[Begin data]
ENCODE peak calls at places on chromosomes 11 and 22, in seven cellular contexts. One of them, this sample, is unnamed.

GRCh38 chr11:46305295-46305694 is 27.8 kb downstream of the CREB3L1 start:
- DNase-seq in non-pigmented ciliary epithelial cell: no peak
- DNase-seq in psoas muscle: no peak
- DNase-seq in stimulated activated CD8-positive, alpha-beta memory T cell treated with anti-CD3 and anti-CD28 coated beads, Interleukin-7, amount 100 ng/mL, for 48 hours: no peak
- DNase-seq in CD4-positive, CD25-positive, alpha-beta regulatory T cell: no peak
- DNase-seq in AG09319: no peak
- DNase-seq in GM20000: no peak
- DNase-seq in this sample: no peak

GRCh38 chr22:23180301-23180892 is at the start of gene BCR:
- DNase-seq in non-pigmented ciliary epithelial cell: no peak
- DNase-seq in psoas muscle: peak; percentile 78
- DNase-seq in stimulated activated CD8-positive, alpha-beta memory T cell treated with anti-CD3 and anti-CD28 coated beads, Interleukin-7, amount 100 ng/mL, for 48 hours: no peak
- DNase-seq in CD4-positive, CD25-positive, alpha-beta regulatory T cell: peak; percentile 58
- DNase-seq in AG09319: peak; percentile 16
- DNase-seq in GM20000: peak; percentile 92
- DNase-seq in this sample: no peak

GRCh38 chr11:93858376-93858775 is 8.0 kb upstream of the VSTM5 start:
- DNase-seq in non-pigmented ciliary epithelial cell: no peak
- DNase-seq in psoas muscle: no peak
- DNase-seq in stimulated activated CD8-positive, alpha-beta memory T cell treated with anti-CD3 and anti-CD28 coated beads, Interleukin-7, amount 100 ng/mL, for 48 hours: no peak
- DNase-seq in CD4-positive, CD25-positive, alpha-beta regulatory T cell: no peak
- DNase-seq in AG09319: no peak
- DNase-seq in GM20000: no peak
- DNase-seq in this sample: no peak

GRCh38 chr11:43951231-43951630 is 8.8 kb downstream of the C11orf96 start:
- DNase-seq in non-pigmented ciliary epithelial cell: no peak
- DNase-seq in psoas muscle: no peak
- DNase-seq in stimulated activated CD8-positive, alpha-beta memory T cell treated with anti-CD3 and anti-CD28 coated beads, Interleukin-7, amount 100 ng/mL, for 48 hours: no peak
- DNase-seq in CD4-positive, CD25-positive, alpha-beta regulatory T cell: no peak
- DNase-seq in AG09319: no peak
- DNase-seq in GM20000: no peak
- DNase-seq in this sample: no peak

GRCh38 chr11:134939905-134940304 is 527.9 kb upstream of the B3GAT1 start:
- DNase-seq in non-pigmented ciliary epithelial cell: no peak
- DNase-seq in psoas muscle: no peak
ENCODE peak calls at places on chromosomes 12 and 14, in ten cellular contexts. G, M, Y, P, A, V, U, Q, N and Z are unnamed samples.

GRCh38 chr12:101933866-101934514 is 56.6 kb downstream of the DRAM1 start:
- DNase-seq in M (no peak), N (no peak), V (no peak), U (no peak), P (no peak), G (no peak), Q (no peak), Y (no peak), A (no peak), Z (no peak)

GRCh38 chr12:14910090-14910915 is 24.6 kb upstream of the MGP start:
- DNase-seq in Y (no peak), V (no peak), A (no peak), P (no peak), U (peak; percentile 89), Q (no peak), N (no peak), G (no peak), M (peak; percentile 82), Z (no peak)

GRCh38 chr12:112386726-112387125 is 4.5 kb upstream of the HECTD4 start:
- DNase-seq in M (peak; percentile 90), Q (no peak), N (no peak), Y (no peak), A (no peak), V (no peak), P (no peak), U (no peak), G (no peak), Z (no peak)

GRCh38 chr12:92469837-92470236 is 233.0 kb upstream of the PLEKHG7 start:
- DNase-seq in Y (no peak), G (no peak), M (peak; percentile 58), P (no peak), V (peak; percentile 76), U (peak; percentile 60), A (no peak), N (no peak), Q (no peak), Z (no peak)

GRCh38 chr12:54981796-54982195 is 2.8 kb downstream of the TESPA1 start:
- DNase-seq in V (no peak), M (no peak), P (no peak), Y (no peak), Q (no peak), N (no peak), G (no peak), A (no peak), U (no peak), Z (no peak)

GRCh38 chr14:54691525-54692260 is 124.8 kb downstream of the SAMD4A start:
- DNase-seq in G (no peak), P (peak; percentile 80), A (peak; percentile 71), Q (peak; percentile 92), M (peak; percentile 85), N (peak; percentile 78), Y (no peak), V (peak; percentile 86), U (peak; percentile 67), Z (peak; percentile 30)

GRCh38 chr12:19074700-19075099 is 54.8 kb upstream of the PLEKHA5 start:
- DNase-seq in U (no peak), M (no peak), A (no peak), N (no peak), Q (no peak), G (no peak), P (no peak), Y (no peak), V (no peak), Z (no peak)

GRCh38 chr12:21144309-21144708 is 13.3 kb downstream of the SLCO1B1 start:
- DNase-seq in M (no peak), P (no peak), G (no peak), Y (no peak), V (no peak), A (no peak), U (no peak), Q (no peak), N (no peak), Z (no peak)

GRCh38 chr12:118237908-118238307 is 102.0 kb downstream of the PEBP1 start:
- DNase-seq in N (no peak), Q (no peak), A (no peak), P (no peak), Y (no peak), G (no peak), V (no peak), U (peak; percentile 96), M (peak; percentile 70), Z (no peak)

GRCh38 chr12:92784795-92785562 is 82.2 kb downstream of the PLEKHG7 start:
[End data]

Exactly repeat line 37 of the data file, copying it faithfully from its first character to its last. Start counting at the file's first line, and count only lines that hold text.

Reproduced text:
ENCODE peak calls at places on chromosomes 12 and 14, in ten cellular contexts. G, M, Y, P, A, V, U, Q, N and Z are unnamed samples.